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      The reliability of acceptability judgments across languages

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          Abstract

          The reliability of acceptability judgments made by individual linguists has often been called into question. Recent large-scale replication studies conducted in response to this criticism have shown that the majority of published English acceptability judgments are robust. We make two observations about these replication studies. First, we raise the concern that English acceptability judgments may be more reliable than judgments in other languages. Second, we argue that it is unnecessary to replicate judgments that illustrate uncontroversial descriptive facts; rather, candidates for replication can emerge during formal or informal peer review. We present two experiments motivated by these arguments. Published Hebrew and Japanese acceptability contrasts considered questionable by the authors of the present paper were rated for acceptability by a large sample of naive participants. Approximately half of the contrasts did not replicate. We suggest that the reliability of acceptability judgments, especially in languages other than English, can be improved using a simple open review system, and that formal experiments are only necessary in controversial cases.

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          Most cited references49

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          A power primer.

          One possible reason for the continued neglect of statistical power analysis in research in the behavioral sciences is the inaccessibility of or difficulty with the standard material. A convenient, although not comprehensive, presentation of required sample sizes is provided here. Effect-size indexes and conventional values for these are given for operationally defined small, medium, and large effects. The sample sizes necessary for .80 power to detect effects at these levels are tabled for eight standard statistical tests: (a) the difference between independent means, (b) the significance of a product-moment correlation, (c) the difference between independent rs, (d) the sign test, (e) the difference between independent proportions, (f) chi-square tests for goodness of fit and contingency tables, (g) one-way analysis of variance, and (h) the significance of a multiple or multiple partial correlation.
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            Beyond Power Calculations: Assessing Type S (Sign) and Type M (Magnitude) Errors.

            Statistical power analysis provides the conventional approach to assess error rates when designing a research study. However, power analysis is flawed in that a narrow emphasis on statistical significance is placed as the primary focus of study design. In noisy, small-sample settings, statistically significant results can often be misleading. To help researchers address this problem in the context of their own studies, we recommend design calculations in which (a) the probability of an estimate being in the wrong direction (Type S [sign] error) and (b) the factor by which the magnitude of an effect might be overestimated (Type M [magnitude] error or exaggeration ratio) are estimated. We illustrate with examples from recent published research and discuss the largest challenge in a design calculation: coming up with reasonable estimates of plausible effect sizes based on external information.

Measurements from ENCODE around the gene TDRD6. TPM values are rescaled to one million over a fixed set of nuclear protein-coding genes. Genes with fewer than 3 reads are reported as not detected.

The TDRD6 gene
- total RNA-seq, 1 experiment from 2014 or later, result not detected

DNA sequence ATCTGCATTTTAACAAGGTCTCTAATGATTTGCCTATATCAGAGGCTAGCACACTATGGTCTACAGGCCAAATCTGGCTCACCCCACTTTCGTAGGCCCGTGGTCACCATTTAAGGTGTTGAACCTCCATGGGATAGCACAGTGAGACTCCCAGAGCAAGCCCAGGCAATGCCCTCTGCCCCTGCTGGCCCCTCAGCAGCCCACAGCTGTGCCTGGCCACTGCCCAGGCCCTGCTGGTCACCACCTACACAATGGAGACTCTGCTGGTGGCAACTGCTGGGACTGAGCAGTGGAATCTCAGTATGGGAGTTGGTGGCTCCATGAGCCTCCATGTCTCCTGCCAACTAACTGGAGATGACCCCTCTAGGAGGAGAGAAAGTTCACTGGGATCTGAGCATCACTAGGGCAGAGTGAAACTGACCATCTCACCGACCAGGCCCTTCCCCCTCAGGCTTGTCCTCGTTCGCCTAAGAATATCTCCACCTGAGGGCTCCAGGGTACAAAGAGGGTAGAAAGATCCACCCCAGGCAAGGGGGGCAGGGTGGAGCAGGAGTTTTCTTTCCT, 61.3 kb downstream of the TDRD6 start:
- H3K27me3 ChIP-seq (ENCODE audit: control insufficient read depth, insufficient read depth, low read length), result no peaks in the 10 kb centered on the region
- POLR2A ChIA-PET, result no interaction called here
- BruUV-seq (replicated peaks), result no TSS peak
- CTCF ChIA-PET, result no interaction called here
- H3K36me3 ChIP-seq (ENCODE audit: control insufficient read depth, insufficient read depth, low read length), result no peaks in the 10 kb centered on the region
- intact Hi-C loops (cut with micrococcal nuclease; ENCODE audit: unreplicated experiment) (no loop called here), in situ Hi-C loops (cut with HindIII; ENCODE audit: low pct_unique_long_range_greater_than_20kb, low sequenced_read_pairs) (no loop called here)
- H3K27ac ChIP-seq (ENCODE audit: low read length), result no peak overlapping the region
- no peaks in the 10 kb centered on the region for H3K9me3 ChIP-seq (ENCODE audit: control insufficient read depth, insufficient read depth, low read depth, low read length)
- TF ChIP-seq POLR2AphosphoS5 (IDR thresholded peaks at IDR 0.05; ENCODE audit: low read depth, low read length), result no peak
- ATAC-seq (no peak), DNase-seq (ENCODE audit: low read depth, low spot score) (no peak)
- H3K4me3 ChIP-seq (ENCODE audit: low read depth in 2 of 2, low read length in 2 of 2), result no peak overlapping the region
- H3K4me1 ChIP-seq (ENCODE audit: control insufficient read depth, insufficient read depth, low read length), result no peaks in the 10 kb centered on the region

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              Ken Hale: A life in language

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                Author and article information

                Contributors
                Journal
                2397-1835
                Glossa: a journal of general linguistics
                Ubiquity Press
                2397-1835
                13 September 2018
                2018
                : 3
                : 1
                : 100
                Affiliations
                [1 ]Johns Hopkins University, 3400 N. Charles St., Baltimore, MD, US
                [2 ]New York University, 10 Washington Place, New York, US
                Author information
                http://orcid.org/0000-0003-0435-6912
                Article
                10.5334/gjgl.528
                a839e52e-d773-4368-8c4c-67740c0399f0
                Copyright: © 2018 The Author(s)

                This is an open-access article distributed under the terms of the Creative Commons Attribution 4.0 International License (CC-BY 4.0), which permits unrestricted use, distribution, and reproduction in any medium, provided the original author and source are credited. See http://creativecommons.org/licenses/by/4.0/.

                History
                : 19 September 2017
                : 28 May 2018
                Categories
                Research

                General linguistics,Linguistics & Semiotics
                Japanese,acceptability judgments,Hebrew,reliability,experimental syntax

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